Most recently, Eric coached 6th-grade and 8th-grade boys volleyball.

“The best way I heard him described: ‘He’s a guy who does everything right,’” Matt said. “We came up with a term, ‘You got this,’ That’s the theme of our benefit. If anybody is going to overcome any sort of obstacle, it’s him.”

They had the slogan screenprinted along with an outline of Eric’s face on orange T-shirts they’re selling for $16. Matt and his family presented Eric and his family with the shirts when they visited the rehab center.

“Oh my gosh, you have these feelings,” Matt said. “You feel bad for the guy and you show up and he makes you feel better. That’s the type of guy he is.

“The only bad thing about him is he’s a Cubs fan.”

Eric grew up in Chicago. He met his wife Karen, when both attended University of Illinois at Urbana-Champaign. They lived in Oak Park, outside Chicago, then St. Louis, before moving to Fairview Heights in 2006. Matt’s kids and the Reyes kids attend Notre Dame Academy.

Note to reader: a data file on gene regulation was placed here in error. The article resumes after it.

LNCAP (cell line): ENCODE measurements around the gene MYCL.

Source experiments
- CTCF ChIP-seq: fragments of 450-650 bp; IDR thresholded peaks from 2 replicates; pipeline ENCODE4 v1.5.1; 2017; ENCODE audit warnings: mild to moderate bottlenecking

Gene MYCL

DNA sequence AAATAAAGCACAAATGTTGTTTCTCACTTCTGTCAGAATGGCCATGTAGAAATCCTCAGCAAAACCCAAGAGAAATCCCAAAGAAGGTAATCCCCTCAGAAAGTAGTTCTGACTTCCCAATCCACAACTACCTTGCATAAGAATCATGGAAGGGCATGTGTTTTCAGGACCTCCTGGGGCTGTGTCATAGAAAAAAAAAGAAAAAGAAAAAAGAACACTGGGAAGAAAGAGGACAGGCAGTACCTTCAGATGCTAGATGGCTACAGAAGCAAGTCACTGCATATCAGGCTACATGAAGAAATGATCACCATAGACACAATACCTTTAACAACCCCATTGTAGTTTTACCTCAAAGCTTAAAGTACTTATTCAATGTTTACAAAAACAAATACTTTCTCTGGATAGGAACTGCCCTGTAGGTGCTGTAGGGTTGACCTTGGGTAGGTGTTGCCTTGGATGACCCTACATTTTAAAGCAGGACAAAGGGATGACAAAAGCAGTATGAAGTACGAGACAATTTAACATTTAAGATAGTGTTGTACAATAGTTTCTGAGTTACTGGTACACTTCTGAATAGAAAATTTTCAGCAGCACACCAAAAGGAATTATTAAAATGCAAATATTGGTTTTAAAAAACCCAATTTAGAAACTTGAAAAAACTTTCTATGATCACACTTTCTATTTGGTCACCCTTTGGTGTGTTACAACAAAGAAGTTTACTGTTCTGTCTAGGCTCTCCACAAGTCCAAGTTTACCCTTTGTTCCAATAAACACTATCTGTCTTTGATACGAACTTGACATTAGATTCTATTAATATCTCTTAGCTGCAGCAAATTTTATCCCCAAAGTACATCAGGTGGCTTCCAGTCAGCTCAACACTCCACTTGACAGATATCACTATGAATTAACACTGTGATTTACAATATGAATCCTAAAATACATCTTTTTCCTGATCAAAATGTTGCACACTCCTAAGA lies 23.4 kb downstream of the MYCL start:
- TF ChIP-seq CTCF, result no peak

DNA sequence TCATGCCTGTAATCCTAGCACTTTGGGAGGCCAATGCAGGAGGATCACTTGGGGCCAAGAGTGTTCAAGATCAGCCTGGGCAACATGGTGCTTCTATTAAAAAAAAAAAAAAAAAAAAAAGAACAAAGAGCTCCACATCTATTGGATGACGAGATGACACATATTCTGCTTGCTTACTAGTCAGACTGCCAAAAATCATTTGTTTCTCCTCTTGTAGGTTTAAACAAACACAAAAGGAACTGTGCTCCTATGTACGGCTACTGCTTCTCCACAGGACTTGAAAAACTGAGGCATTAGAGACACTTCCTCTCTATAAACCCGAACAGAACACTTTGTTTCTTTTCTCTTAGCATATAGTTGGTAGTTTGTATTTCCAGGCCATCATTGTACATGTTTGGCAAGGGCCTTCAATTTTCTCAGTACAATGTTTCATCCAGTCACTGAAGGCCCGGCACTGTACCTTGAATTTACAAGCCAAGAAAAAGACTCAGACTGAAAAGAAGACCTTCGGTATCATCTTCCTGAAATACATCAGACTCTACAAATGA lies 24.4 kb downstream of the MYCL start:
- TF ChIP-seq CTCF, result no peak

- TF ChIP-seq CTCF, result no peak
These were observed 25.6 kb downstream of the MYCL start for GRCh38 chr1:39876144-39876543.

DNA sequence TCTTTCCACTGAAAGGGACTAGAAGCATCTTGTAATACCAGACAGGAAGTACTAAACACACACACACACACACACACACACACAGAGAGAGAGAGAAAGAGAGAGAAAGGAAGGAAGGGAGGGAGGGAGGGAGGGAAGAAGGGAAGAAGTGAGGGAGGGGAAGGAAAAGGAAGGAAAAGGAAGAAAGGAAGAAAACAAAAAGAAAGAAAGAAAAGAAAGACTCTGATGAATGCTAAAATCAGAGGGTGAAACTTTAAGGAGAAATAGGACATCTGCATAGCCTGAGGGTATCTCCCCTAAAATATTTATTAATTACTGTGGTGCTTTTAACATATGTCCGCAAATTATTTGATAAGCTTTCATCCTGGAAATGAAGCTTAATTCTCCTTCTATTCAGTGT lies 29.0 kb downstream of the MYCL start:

A new normal

The Reyeses are touched by the support from the community, school, church, neighbors, Knights of Columbus and other organizations.

“It’s been very amazing and humbling,” Eric said. “We are grateful for everything that people have done.”

“Meal trains,” Karen said. “Friends and family from Chicago coming down, moving furniture, taking down the rest of the treehouse. Working in the yard. Messages: ‘We are praying for you.’ Just the words of encouragement have been amazing. We couldn’t have gotten as far without them.”

Proceeds from the Reyes Family Wings & Beer Benefit Dance will help with expenses.

“I don’t know how much I can recover yet,” Eric said. “Doctors don’t want to give false hope, but don’t want to give no hope. These types of injuries — how people recover — are unpredictable.”

“The swelling of the spine could take six months to a year to come down,” said Karen. “We don’t know what he will recover or not recover.”

Meanwhile, Eric has much to learn.

Last week, therapists took him to lunch.